“If the Libyan government prepares a detailed and coherent list of things that it wants to use to fight ISIL and responds to all the requirements of the exemption, I think that the Security Council members are going to look very seriously at that request,” a senior administration official told AFP.
“There is a very healthy desire inside of Libya to rid themselves of ISIL, and I think that is something we should be supporting and responding to,” the official said, using an acronym for the group.
Washington will intervene on behalf of the Presidency Council to carve out exemptions to an embargo introduced by the Security Council in 2011, during Kadhafi’s failed attempt to suppress a popular uprising.
During a trip to Cairo this week, Head of the Presidency Council Faiez Serraj slammed the international community indicating that Libya can never overcome IS with the embargo still in force and urged the United Nations to lift the ban so that Libya can better equip its army.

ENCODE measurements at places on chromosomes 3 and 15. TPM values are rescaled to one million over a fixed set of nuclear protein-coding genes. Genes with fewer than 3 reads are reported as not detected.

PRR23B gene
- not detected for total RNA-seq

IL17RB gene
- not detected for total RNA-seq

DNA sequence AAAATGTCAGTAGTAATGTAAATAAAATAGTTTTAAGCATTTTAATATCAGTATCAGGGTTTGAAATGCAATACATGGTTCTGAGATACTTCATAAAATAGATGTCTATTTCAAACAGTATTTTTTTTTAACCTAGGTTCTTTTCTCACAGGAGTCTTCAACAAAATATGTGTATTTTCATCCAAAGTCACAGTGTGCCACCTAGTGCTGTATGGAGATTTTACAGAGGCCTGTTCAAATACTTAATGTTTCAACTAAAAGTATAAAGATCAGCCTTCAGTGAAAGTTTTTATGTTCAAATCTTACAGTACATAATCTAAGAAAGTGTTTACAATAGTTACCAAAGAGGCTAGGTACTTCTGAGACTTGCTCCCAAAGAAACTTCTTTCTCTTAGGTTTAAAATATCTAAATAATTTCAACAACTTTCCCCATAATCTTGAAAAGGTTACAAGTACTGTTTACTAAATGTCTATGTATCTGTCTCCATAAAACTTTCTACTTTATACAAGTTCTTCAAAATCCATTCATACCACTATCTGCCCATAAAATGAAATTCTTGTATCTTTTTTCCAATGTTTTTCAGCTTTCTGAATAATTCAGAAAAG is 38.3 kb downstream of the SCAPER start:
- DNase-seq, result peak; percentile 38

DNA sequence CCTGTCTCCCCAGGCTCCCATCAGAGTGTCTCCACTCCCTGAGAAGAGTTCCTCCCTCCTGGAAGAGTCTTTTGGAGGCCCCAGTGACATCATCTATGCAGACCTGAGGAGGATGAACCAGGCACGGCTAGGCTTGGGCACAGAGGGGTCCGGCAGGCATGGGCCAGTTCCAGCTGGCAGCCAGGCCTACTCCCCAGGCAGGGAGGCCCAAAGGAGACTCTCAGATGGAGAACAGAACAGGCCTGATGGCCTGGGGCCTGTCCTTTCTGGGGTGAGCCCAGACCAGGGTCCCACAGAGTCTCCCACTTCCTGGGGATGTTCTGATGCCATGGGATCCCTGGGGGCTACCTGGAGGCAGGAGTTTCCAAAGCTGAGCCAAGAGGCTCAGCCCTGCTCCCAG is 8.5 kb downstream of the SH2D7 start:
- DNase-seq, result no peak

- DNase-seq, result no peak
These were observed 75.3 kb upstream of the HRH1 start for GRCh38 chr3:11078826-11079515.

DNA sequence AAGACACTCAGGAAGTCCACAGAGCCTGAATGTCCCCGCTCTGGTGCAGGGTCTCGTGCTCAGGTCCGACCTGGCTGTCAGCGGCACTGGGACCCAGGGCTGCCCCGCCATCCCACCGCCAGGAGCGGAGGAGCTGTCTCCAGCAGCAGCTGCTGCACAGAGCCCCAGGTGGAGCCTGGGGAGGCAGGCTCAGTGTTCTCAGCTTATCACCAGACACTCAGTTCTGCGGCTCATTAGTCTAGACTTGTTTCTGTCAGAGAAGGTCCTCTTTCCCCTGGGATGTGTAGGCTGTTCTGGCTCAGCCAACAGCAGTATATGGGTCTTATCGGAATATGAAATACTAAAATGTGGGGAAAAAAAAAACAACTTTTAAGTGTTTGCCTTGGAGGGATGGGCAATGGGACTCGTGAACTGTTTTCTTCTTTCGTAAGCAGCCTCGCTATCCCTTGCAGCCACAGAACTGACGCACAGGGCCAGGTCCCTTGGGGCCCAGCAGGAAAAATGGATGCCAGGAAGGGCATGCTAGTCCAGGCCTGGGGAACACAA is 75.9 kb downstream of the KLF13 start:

Since entering the country in 2014, IS has been able to establish its rule, mainly in coastal regions including in Kadhafi’s home Sirte, seating some 100km from European coasts.
The group has recently lost ground and was pushed in its stronghold of Sirte due to advances of the Libyan National Army (LNA) loyal to Tobruk-based House of Representatives (HoR) and other militias opposed to the LNA Gen. Khalifa Haftar.
The discussions to loosen the embargo will take place Monday during a meeting between US Secretary of State John Kerry and his counterparts of regional powers in Vienna, reports say.
Libya’s neighbors have been against a military intervention in the North African country warning that such action will be disastrous for the region. They further underlined that Libyan internal affairs is the concern of Libyan authorities. Egypt has also backed Libya’s call for the removal of the ban.
Given the fact that Libya still has no unified army, there are fears that arms to be possibly sent may fall in wrongs hands.
“There is no unified chain of command; there are still factional armed forces that are still more focused on fighting each other than on fighting ISIS,” said Frederic Wehrey, a Libya expert at the Carnegie Endowment for International Peace.
“The real danger is that these factional militias would use the arms against each other.”